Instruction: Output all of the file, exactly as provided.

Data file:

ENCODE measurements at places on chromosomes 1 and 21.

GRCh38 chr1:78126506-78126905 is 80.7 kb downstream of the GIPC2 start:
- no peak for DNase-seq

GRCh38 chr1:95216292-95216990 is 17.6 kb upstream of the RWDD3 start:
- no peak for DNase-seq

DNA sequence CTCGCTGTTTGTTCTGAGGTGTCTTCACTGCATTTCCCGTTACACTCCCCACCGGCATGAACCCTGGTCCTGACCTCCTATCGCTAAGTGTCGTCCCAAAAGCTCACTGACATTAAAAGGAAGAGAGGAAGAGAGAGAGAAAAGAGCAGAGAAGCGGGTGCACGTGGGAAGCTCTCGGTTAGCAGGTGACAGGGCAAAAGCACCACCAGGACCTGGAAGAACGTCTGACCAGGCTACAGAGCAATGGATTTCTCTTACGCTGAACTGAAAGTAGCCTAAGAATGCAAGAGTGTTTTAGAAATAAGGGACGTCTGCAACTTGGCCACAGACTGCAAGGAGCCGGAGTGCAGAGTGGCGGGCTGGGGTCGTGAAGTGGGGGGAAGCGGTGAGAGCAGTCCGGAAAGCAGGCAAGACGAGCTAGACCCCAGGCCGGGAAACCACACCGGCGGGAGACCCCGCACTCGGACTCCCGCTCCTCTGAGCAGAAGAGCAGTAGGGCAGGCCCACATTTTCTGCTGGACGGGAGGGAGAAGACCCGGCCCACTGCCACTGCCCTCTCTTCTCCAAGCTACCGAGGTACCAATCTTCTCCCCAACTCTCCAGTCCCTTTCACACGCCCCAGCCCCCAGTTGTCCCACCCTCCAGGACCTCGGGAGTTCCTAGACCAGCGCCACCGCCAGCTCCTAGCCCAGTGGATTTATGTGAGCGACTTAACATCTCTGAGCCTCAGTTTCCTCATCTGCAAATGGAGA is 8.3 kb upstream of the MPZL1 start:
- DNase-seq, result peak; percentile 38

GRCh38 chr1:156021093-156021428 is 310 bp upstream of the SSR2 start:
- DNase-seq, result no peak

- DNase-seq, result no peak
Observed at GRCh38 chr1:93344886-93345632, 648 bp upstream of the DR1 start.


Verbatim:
ENCODE measurements at places on chromosomes 1 and 21.

GRCh38 chr1:78126506-78126905 is 80.7 kb downstream of the GIPC2 start:
- no peak for DNase-seq

GRCh38 chr1:95216292-95216990 is 17.6 kb upstream of the RWDD3 start:
- no peak for DNase-seq

DNA sequence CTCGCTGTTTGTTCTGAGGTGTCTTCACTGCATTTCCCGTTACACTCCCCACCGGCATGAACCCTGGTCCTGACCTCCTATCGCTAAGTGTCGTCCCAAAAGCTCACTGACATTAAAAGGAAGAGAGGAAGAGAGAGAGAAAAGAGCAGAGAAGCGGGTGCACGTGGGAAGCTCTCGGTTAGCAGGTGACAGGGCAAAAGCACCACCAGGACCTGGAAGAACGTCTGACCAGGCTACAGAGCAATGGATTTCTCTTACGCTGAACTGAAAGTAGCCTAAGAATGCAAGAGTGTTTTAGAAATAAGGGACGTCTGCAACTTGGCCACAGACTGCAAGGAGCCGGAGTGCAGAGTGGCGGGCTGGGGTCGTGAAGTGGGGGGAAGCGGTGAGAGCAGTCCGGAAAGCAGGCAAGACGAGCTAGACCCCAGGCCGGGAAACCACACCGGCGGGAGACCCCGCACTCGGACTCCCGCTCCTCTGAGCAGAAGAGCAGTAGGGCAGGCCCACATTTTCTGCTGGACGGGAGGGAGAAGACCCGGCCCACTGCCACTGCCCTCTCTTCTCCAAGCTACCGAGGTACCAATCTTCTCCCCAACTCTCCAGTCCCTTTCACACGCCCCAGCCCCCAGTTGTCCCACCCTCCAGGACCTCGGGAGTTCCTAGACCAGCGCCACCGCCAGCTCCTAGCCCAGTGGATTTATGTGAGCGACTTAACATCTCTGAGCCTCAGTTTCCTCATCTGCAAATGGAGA is 8.3 kb upstream of the MPZL1 start:
- DNase-seq, result peak; percentile 38

GRCh38 chr1:156021093-156021428 is 310 bp upstream of the SSR2 start:
- DNase-seq, result no peak

- DNase-seq, result no peak
Observed at GRCh38 chr1:93344886-93345632, 648 bp upstream of the DR1 start.